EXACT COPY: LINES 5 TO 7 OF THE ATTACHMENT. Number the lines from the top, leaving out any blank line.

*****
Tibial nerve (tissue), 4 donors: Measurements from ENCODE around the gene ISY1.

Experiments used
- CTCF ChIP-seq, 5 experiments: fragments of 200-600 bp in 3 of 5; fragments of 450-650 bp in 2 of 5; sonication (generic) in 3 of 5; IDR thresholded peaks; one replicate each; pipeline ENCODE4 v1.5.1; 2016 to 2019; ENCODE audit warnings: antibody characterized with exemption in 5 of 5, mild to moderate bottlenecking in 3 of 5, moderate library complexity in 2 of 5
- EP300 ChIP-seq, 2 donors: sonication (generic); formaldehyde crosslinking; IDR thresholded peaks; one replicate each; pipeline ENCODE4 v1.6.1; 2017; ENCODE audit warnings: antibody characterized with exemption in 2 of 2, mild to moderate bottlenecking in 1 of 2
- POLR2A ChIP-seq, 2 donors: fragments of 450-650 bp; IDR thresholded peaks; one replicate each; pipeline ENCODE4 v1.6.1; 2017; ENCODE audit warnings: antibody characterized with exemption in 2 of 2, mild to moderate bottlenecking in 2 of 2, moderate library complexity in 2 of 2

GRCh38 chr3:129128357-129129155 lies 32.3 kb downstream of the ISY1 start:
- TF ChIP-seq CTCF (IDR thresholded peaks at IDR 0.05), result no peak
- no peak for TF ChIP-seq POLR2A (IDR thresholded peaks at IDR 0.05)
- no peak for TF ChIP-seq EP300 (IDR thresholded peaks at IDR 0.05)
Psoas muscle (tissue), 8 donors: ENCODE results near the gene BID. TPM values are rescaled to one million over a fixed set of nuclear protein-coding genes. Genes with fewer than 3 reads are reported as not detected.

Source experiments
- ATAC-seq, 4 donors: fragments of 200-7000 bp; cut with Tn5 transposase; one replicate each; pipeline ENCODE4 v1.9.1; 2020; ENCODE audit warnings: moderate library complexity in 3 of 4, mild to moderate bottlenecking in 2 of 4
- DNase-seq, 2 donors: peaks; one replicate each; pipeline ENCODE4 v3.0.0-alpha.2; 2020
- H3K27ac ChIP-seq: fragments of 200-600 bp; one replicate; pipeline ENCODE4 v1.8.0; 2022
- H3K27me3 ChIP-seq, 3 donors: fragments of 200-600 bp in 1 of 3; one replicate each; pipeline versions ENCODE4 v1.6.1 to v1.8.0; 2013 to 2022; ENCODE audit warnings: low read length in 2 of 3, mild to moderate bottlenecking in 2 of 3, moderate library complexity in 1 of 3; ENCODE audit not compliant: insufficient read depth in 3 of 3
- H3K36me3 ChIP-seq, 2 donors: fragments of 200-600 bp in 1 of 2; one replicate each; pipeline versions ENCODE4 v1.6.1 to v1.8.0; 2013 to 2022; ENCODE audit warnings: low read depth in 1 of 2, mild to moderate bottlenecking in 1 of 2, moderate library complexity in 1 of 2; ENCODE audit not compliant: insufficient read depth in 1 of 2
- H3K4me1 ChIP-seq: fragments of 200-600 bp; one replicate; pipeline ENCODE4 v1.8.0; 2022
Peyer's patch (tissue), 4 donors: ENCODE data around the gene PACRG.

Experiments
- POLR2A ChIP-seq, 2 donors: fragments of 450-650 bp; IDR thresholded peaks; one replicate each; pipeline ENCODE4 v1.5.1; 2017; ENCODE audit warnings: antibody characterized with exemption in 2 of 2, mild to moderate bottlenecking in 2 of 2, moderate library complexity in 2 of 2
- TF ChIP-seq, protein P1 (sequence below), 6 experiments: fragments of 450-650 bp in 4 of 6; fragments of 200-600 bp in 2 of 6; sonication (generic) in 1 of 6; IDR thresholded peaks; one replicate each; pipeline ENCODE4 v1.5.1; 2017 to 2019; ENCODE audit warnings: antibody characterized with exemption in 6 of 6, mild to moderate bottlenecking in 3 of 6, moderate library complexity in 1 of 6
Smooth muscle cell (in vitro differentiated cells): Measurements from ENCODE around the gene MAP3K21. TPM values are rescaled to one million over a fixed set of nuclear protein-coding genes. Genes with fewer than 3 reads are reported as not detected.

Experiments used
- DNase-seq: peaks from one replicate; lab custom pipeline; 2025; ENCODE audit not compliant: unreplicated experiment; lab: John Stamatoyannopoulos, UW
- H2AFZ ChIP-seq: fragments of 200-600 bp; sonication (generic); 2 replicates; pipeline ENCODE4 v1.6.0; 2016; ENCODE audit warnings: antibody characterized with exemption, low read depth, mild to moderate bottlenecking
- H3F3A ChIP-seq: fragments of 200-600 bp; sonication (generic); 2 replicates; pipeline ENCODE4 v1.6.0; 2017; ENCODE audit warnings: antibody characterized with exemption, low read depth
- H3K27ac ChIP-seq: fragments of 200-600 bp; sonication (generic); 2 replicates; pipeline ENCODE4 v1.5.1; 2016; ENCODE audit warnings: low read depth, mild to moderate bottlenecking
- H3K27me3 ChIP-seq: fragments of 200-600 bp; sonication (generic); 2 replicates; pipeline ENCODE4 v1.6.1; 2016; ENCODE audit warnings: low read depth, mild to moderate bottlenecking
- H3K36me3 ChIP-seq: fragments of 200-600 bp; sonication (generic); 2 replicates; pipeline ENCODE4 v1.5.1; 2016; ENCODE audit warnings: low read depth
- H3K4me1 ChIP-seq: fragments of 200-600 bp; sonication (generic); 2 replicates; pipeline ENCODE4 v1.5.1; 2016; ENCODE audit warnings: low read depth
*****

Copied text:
- POLR2A ChIP-seq, 2 donors: fragments of 450-650 bp; IDR thresholded peaks; one replicate each; pipeline ENCODE4 v1.6.1; 2017; ENCODE audit warnings: antibody characterized with exemption in 2 of 2, mild to moderate bottlenecking in 2 of 2, moderate library complexity in 2 of 2

GRCh38 chr3:129128357-129129155 lies 32.3 kb downstream of the ISY1 start:
- TF ChIP-seq CTCF (IDR thresholded peaks at IDR 0.05), result no peak